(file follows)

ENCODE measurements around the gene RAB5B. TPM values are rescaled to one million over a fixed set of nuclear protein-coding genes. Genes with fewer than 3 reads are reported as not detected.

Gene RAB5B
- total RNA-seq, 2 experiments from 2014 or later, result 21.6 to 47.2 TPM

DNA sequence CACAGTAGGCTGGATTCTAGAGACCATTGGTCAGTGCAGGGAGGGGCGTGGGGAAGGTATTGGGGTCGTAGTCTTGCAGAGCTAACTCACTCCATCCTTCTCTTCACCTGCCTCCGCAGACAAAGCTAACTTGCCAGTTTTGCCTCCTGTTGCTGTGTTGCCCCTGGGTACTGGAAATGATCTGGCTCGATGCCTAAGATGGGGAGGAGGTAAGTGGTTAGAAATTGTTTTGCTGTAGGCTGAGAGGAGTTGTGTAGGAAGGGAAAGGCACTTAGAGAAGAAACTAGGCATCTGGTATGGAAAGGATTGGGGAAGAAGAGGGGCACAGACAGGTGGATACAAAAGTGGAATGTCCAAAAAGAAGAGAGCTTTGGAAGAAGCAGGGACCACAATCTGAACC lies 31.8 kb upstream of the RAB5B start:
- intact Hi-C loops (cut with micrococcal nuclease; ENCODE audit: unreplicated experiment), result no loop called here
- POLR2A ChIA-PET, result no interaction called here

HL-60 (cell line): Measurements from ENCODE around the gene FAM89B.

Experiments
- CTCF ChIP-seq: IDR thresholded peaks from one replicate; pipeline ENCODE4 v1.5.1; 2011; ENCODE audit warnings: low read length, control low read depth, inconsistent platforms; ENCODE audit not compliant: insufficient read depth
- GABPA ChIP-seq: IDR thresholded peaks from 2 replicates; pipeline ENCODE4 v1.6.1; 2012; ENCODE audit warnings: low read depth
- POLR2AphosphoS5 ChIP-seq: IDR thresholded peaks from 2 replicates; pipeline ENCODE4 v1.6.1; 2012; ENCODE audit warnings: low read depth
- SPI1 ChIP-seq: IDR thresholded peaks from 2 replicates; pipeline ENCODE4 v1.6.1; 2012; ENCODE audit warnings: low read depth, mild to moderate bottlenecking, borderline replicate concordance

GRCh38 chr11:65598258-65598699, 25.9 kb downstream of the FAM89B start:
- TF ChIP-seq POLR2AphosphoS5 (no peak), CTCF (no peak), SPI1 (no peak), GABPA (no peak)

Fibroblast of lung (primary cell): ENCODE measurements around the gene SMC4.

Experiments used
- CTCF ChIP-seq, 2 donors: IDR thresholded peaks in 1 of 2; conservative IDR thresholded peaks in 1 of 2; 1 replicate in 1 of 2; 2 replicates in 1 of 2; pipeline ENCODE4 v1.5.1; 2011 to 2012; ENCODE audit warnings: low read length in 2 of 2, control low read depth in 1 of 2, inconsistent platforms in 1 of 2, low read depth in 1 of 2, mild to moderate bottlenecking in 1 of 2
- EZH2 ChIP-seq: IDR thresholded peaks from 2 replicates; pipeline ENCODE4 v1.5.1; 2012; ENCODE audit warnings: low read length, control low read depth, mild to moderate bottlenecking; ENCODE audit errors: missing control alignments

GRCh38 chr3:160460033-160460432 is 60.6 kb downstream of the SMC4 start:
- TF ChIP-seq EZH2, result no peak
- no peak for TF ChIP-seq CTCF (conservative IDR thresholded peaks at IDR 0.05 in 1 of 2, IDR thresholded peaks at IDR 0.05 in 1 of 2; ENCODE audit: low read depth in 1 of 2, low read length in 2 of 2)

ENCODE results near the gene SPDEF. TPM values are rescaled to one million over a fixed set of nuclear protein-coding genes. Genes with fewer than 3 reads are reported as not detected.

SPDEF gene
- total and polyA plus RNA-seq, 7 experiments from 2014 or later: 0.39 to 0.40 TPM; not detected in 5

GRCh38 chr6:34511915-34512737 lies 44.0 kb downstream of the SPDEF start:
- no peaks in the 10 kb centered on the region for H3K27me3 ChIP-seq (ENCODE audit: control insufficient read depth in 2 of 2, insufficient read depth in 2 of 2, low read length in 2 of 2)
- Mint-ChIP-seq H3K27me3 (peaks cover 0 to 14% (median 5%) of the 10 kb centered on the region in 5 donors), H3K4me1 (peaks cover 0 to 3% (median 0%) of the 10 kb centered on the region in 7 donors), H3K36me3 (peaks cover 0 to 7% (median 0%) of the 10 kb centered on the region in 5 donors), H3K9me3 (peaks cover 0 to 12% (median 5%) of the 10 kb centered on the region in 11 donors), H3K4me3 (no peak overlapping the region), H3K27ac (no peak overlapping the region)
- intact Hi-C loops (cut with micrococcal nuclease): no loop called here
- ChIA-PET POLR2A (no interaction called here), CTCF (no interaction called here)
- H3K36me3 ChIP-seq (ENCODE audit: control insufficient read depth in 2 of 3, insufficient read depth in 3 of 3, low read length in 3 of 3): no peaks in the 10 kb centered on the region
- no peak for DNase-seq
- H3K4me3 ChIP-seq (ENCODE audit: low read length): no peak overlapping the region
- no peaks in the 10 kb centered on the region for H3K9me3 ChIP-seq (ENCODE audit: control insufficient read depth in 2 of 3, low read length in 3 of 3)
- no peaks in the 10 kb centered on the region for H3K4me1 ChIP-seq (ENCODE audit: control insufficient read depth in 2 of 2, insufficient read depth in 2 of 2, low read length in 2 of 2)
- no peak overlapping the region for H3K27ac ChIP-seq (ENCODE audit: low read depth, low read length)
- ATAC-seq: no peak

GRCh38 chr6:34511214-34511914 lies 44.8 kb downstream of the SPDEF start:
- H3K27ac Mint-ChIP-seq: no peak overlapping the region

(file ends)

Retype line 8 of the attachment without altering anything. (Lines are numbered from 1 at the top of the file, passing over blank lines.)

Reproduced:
Experiments